Books, books, books

One of things I”ve been doing more of lately is reading. I’ve always been big into reading, but finding time (and for while there the energy) to read has been difficult at times. In a normal day, I find time to read a few pages of something before I go to sleep, but one doesn’t accomplish much reading this way.

I recently started using the library a lot, though, and this has helped me make time for reading. After all, when you have a book for a limited period of time, you must commit yourself to it.

In my younger, poorer days, I used the library all the time. About every 2 weeks, I’d stop at the beautiful, main library (the Harold Washington Library Center) after work. I’d drop off the books I had finished reading and browse for new books. The library was only open late 2 nights a week, so I had to plan my book excursions carefully. Also, while I could look up books in their online catalog, it was a hit or miss proposition as to whether the book was actually there. And it if wasn’t showing as being there, well, the best I could do to plan for getting the book I wanted was to fill out a hold slip.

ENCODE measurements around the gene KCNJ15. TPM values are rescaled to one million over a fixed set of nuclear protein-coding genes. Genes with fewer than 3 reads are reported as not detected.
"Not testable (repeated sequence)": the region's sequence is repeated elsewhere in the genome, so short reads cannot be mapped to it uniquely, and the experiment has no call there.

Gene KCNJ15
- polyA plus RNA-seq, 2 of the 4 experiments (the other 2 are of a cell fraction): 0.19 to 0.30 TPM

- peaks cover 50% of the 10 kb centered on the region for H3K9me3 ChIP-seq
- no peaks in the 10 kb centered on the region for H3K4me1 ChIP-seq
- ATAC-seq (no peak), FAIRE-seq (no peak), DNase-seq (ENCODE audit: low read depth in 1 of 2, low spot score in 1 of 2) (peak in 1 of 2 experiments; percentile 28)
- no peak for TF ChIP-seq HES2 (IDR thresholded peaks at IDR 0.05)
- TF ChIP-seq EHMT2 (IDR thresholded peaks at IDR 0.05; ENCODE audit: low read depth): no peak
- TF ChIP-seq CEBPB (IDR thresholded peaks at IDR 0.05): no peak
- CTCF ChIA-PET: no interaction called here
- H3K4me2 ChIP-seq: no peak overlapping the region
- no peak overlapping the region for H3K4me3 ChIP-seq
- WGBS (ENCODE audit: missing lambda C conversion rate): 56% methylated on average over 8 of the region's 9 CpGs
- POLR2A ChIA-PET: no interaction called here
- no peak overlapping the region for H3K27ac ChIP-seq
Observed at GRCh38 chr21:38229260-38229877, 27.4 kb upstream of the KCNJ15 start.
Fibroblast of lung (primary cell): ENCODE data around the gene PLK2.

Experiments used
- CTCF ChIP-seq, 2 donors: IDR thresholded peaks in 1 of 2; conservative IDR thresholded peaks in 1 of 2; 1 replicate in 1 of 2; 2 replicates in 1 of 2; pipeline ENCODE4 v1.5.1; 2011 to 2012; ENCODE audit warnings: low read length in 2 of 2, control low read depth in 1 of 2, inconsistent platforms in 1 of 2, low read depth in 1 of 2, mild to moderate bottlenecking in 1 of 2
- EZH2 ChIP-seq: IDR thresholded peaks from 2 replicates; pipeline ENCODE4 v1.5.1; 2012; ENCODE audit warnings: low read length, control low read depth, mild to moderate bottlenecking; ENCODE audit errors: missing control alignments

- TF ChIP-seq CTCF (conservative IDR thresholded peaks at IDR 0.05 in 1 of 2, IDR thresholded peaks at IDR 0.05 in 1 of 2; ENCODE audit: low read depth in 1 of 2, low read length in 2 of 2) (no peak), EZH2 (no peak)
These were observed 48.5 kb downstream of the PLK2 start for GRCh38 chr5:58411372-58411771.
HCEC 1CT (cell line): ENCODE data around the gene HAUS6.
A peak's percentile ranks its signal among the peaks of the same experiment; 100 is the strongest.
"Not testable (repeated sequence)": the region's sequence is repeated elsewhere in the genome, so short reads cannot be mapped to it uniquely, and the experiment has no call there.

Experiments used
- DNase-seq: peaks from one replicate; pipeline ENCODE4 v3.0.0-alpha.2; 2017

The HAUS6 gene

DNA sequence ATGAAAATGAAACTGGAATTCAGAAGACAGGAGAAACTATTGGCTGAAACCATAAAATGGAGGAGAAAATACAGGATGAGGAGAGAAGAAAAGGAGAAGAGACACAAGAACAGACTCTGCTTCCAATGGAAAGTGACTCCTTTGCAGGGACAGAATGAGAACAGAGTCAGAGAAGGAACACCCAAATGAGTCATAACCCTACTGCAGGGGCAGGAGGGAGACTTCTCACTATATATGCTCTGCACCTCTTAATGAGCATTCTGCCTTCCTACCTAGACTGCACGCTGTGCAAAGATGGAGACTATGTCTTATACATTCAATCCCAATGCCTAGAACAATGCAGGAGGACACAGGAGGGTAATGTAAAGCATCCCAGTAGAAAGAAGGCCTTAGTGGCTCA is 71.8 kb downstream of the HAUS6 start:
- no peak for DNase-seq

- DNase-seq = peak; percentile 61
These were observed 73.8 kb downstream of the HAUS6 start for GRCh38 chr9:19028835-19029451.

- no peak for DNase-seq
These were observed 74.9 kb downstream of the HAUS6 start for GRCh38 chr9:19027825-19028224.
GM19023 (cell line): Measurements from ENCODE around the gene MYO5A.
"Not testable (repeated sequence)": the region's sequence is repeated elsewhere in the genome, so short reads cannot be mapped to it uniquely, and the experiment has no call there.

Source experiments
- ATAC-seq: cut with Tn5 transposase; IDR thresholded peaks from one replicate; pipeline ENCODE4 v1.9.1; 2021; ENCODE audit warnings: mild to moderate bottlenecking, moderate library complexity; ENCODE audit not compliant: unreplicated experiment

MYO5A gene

This made really using the library to my best advantage a bit cumbersome. As long as I had little money, I would make it work for me. But, as I moved up the income scale, I often found it easier to buy books at the bookstore. Now, though, services have changed for the better in a big way.

First of all, I can not only look up materials in their catalog online, I can place them on hold for pick up at the branch library of my choice. I get an email notification that the item is ready for pick up and am given several days to do so. The branches are open until 9 PM every week night, so it’s not hard to make time to drop by. I can renew the item online, too.

This is a fabulous service, and I am really, really happy to see my tax dollars being used this way! Way to go Chicago Public Library!

So, I’ve been taking good advantage of this service. If I hear about a book that sounds interesting (through a podcast or a friend or a website) I look it up. I have yet to run across a book that is not already in the catalog, and once I locate it I place it on hold. Within a week or two, I get to pick it up and enjoy it.